From Sophisticated to Snarky: Saying It Just Right, Part II

The tone of any copy you print or publish speaks volumes about your company. So what's the best voice for your Web site copy, press release or brochure? In other words, how do you want your message to come across, in terms of attitude, and how do you think your target market wants you to speak to them?

Maybe you want your potential customers to know that your company is a hip assortment of idea people and creative thinkers who will bring a sense of urban wit to their work. Or perhaps you're a multi-generational family business whose customers share the same tried-and-true conservative values that you espouse?

Refer to the examples below (and those in Part I) to help differentiate between casual and conservative, hip and snarky, and so much more.

A note about the FAQs category: The Frequently Asked Questions section of your Web site or brochure is a great opportunity to showcase your personality. For example, if you are a fun-loving but get-the-job-done kind of company, then your FAQs should reflect that balance, providing useful to-the-point information, sprinkled with fun, feel-good phrases.

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Saidandsung.com’s At-a-Glance Guide | Copy Tone Comparison

TYPE OF COPY: PLAN DESCRIPTIONS

TONE: Conservative

1) from asmallorange.com

Powerful and Secure Hosting Plans

Service designed for high-traffic sites and online business

• Essentials

• Plus

• Premium

TONE: Casual and Clever

1) from mailchimp.com

Forever Free Pricing Plan

Loved by more than 225,000 people.

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TYPE OF COPY: FAQS  (see the note above about FAQs)

TONE: Conservative

1) from ping.com

Below is a list of our most frequently asked questions.

TONE: Sophisticatedly Hip

1) from beezag.com

Get answers.

TONE: Casual and Clever

1) from wufoo.com

A collection of answers, replies and clarifications to our users’ favorite questions. It’s like a quiz, but with the answer sheet.

2) from vimeo.com

I don't know how to make videos. Where do I even start?

You don't need to be a Steven Speilberg to make videos. All you just need is a camera, and a little motivation.  [cont'd …]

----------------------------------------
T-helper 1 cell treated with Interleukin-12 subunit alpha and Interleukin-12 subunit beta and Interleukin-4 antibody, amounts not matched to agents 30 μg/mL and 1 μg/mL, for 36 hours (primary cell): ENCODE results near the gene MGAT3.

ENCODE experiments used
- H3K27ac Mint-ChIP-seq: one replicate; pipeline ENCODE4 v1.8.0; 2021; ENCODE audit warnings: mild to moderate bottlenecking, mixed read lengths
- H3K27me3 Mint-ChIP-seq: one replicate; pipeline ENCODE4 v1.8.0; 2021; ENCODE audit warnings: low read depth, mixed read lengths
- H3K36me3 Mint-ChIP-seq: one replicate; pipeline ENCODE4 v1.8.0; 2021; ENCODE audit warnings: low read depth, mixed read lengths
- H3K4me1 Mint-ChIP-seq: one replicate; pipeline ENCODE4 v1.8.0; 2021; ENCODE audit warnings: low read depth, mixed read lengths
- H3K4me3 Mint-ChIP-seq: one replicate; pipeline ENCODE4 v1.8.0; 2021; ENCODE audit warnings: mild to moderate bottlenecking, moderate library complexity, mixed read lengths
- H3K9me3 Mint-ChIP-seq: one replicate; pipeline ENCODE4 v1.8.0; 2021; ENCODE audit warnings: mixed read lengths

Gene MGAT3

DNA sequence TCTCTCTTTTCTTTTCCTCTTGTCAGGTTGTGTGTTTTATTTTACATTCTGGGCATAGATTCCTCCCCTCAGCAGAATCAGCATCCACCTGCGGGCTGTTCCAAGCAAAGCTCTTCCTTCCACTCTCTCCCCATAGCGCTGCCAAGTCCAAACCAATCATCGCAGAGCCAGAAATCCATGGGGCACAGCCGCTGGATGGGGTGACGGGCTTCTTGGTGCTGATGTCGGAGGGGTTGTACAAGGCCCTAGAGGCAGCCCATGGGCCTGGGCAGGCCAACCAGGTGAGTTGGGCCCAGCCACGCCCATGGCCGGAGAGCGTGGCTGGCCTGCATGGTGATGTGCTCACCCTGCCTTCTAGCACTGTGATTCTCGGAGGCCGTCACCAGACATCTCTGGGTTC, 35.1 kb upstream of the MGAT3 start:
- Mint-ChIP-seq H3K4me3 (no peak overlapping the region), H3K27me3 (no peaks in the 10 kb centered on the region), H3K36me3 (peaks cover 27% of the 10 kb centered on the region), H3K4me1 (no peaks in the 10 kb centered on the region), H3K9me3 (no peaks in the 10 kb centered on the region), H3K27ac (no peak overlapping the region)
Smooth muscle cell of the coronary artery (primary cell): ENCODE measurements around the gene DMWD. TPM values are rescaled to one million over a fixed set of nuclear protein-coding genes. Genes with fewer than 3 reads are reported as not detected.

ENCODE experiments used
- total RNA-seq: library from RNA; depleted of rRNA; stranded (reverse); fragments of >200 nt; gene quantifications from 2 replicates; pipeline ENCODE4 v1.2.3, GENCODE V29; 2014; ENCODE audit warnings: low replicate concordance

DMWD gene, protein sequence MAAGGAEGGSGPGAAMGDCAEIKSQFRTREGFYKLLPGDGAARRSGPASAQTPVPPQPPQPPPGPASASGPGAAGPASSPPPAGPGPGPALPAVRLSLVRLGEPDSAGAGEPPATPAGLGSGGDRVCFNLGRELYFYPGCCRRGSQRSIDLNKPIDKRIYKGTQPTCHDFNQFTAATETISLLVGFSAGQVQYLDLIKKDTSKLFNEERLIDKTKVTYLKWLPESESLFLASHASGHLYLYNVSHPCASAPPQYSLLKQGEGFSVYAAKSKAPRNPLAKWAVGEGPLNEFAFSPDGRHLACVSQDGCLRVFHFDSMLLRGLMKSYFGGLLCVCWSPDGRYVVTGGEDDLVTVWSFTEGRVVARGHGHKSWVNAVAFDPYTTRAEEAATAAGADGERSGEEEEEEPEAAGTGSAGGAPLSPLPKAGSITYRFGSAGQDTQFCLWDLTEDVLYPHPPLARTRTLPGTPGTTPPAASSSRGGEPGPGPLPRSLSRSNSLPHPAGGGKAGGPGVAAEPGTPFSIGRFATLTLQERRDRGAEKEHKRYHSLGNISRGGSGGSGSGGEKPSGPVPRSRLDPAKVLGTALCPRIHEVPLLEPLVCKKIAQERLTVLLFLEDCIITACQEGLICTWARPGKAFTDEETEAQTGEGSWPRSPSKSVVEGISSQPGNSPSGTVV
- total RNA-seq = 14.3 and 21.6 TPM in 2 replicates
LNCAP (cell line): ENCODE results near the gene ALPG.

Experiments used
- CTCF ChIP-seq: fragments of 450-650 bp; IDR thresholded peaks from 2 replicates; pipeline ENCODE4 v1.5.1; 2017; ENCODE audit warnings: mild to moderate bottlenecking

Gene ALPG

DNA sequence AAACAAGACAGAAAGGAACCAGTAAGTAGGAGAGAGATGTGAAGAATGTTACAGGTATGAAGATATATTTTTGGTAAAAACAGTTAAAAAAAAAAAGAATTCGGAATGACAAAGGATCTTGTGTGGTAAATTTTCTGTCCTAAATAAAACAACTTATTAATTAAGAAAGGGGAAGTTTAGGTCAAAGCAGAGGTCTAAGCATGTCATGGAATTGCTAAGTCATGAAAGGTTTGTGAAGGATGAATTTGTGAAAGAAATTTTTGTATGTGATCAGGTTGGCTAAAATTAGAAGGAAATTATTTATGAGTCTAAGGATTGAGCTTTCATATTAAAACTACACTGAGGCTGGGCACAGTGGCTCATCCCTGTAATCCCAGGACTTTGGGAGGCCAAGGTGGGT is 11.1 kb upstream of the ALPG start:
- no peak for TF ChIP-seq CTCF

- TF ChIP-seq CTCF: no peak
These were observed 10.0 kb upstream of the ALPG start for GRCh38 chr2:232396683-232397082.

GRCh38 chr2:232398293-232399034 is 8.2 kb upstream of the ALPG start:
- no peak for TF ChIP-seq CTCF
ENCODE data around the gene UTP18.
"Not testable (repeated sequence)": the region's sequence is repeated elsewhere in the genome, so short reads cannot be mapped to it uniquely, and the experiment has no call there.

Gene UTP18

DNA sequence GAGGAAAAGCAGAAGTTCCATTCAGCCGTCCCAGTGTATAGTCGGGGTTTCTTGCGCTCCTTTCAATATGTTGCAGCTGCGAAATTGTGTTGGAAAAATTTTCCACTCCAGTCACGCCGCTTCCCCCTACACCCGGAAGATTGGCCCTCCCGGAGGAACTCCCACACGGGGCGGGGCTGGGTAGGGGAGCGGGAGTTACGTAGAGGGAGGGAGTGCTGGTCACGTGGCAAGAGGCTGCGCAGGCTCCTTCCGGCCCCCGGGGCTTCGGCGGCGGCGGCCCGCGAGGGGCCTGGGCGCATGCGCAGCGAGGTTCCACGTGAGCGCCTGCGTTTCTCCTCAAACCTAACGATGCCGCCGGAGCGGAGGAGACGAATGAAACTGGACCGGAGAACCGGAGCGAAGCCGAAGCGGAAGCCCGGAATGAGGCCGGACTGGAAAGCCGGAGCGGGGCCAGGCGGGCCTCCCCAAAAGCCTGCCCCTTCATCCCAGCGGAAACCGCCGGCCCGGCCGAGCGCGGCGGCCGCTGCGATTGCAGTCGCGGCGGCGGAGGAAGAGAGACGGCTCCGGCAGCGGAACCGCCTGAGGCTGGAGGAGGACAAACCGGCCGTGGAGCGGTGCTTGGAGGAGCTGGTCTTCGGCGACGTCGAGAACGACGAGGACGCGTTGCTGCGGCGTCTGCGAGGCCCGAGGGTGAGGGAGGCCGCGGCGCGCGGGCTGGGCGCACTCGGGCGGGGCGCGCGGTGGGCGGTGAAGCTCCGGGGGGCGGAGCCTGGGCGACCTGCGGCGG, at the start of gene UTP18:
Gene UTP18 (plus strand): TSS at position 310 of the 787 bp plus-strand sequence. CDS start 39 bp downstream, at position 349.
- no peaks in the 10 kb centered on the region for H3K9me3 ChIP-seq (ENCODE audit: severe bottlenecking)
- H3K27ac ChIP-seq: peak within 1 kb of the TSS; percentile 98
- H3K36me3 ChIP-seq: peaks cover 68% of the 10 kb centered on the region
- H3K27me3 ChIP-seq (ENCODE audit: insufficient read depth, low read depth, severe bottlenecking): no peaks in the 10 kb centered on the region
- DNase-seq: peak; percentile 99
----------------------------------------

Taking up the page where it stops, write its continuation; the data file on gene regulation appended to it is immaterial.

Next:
3) from wufoo.com

How can I get at the data collected by my form?

In so many sweet ways, my friend. In addition to giving you the ability to design your own awesome reports, you can access your data within the admin interface, have Wufoo email you new entries, subscribe to them as via RSS feed or export them as an Excel document.

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TYPE OF COPY: REPORTS/STATS

TONE: Conservative

1) sample copy (no source)

You have no reports created. Click here to create one.

TONE: Sophisticatedly Hip

1) from beezag.com

Accurate, Real-Time Monitoring

2) from wordpress.com

Stats to obsess over

Our stats are designed to give you up-to-the-minute data about your visitors: how many there are, where they’re coming from, which posts are most popular, and which search engine terms are sending visitors to your blog.

TONE: Snarky

1) from wufoo.com

Oh no. Buddy! You don’t have any reports! Let’s go make one!

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NOTE: Creating perfect copy isn’t an assembly-line process. Saidandsung will customize your information in the exact tone your target audience expects, even demands.

Missed Part I? Get up to speed.

From Sophisticated to Snarky: Saying It Just Right, Part I

In preparation for a new project, I recently asked a client to clarify the style they were seeking for the text on their Web site, and explained that the tone or voice of the copy can range from conservative to hip to casual to snarky and more. They asked me to explain the differences, and so I created the following guide, which I'll post in two parts.

If you're unsure about how your site or brochure or e-newsletters should read, scan over the examples below to help you pinpoint the correct copy tone for your target demographic, and check out my tips at the end for making your copy less formal.